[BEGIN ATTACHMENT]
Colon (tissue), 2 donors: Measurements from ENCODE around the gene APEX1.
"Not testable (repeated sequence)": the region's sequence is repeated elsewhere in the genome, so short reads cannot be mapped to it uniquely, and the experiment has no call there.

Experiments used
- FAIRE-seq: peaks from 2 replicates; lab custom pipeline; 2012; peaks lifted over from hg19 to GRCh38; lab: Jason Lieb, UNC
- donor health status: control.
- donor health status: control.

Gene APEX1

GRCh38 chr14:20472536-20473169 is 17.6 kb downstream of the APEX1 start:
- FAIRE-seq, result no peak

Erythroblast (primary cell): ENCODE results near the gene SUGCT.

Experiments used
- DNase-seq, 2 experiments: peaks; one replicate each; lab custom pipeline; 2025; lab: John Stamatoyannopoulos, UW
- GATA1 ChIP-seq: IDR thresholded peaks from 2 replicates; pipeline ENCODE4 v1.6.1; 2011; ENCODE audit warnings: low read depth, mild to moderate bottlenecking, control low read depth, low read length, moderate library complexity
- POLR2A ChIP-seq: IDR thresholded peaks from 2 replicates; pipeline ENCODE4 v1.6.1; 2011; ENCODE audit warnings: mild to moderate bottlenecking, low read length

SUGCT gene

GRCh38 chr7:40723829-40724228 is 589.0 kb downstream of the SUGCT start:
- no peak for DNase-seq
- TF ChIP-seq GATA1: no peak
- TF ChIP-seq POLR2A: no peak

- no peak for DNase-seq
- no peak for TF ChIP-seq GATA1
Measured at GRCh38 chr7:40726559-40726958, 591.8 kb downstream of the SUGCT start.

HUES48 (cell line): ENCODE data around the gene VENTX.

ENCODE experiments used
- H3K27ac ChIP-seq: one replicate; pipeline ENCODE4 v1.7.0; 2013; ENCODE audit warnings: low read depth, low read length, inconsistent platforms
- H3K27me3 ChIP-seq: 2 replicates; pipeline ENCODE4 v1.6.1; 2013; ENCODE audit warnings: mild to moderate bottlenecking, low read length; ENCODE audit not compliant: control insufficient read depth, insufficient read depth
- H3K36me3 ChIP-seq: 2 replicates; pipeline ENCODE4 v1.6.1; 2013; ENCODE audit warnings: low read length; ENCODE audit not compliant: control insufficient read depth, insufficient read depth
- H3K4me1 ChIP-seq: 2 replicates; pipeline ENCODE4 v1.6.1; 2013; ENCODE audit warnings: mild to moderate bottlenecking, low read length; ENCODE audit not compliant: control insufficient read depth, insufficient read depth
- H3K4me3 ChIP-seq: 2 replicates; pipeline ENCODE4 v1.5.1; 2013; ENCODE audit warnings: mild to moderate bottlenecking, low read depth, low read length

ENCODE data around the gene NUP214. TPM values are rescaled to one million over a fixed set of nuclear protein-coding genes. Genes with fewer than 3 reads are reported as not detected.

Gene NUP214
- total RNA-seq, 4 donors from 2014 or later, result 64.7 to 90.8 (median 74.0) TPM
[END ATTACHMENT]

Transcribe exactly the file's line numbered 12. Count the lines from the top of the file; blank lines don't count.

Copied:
- DNase-seq, 2 experiments: peaks; one replicate each; lab custom pipeline; 2025; lab: John Stamatoyannopoulos, UW